"Strong typing vs. strong testing"

Albert van der Horst albert at spenarnc.xs4all.nl
Tue Sep 28 14:42:40 CEST 2010

In article <87fwwvrnmf.fsf at kuiper.lan.informatimago.com>,
Pascal J. Bourguignon <pjb at informatimago.com> wrote:
>namekuseijin <namekuseijin at gmail.com> writes:
>>> in C I can have a function maximum(int a, int b) that will always
>>> work. Never blow up, and never give an invalid answer. If someone
>>> tries to call it incorrectly it is a compile error.
>>> In a dynamic typed language maximum(a, b) can be called with incorrect
>>> datatypes. Even if I make it so it can handle many types as you did
>>> above, it could still be inadvertantly called with a file handle for a
>>> parameter or some other type not provided for. So does Eckel and
>>> others, when they are writing their dynamically typed code advocate
>>> just letting the function blow up or give a bogus answer, or do they
>>> check for valid types passed? If they are checking for valid types it
>>> would seem that any benefits gained by not specifying type are lost by
>>> checking for type. And if they don't check for type it would seem that
>>> their code's error handling is poor.
>> that is a lie.
>> Compilation only makes sure that values provided at compilation-time
>> are of the right datatype.
>> What happens though is that in the real world, pretty much all
>> computation depends on user provided values at runtime.  See where are
>> we heading?
>> this works at compilation time without warnings:
>> int m=numbermax( 2, 6 );
>> this too:
>> int a, b, m;
>> scanf( "%d", &a );
>> scanf( "%d", &b );
>> m=numbermax( a, b );
>> no compiler issues, but will not work just as much as in python if
>> user provides "foo" and "bar" for a and b... fail.
>> What you do if you're feeling insecure and paranoid?  Just what
>> dynamically typed languages do:  add runtime checks.  Unit tests are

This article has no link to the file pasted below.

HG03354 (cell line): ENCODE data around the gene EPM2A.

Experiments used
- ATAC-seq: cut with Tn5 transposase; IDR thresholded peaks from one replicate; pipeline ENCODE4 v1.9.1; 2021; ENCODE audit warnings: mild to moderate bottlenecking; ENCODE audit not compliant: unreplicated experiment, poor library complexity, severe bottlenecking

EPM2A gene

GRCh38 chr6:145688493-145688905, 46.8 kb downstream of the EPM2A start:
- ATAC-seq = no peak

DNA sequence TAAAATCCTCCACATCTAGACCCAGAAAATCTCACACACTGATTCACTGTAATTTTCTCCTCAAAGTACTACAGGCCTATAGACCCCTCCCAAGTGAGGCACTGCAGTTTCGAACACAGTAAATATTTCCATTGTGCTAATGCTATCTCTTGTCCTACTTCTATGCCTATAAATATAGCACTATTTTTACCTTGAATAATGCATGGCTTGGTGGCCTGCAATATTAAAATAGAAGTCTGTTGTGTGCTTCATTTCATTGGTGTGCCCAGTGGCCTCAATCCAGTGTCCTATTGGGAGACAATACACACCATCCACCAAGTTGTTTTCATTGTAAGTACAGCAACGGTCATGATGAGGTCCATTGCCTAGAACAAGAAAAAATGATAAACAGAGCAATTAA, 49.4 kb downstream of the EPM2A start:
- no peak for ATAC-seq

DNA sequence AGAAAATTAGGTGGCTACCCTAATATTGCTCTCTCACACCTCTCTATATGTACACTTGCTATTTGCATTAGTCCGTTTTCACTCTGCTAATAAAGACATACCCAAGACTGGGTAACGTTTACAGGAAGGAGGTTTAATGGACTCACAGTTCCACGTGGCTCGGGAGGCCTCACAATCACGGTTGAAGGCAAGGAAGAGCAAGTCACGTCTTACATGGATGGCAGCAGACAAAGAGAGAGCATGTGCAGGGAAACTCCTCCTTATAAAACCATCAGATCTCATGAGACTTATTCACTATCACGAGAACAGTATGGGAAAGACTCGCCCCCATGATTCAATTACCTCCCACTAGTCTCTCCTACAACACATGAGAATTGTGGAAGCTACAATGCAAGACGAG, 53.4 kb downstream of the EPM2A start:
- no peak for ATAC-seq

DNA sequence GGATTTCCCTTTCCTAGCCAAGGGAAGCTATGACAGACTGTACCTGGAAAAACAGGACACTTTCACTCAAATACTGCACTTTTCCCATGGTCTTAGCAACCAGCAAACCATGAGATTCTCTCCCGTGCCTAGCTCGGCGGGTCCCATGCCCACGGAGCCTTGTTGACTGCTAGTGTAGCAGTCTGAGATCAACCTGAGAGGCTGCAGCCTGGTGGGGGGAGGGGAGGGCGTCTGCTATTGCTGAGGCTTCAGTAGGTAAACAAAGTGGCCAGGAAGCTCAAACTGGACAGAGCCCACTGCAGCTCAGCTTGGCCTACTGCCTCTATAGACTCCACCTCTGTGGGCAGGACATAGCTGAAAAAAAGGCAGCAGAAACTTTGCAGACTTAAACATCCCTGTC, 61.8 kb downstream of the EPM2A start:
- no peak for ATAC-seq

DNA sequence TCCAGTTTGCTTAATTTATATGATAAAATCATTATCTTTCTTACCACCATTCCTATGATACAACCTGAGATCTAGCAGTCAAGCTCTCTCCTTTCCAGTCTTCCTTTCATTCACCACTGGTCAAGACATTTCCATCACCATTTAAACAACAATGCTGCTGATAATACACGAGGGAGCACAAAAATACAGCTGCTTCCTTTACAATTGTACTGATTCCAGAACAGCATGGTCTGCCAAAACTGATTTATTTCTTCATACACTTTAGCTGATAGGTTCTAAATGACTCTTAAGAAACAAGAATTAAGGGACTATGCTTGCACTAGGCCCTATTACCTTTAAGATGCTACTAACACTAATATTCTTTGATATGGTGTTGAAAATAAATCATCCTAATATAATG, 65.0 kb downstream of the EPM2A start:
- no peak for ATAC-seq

>> great to assert those.
>> Fact is:  almost all user data from the external words comes into
>> programs as strings.  No typesystem or compiler handles this fact all
>> that graceful...
>I would even go further.
>Types are only part of the story.  You may distinguish between integers
>and floating points, fine.  But what about distinguishing between
>floating points representing lengths and floating points representing
>volumes?  Worse, what about distinguishing and converting floating
>points representing lengths expressed in feets and floating points
>representing lengths expressed in meters.

When I was at Shell (late eighties) there were people claiming
to have done exactly that, statically, in ADA.
I would say the dimensional checking is underrated. It must be
complemented with a hard and fast rule about only using standard
(SI) units internally.

Oil output internal : m^3/sec
Oil output printed:  kbarrels/day

>If you start with the mindset of static type checking, you will consider
>that your types are checked and if the types at the interface of two
>modules matches you'll think that everything's ok.  And six months later
>you Mars mission will crash.

A mission failure is a failure of management. The Ariadne crash was.
Management must take care that engineering mistakes don't lead to
mission failure. In the Ariadne case it was not so much engineering
mistakes, but management actually standing in the way of good
engineering practice.

>__Pascal Bourguignon__                     http://www.informatimago.com/

Groetjes Albert

Economic growth -- being exponential -- ultimately falters.
albert at spe&ar&c.xs4all.nl &=n http://home.hccnet.nl/a.w.m.van.der.horst

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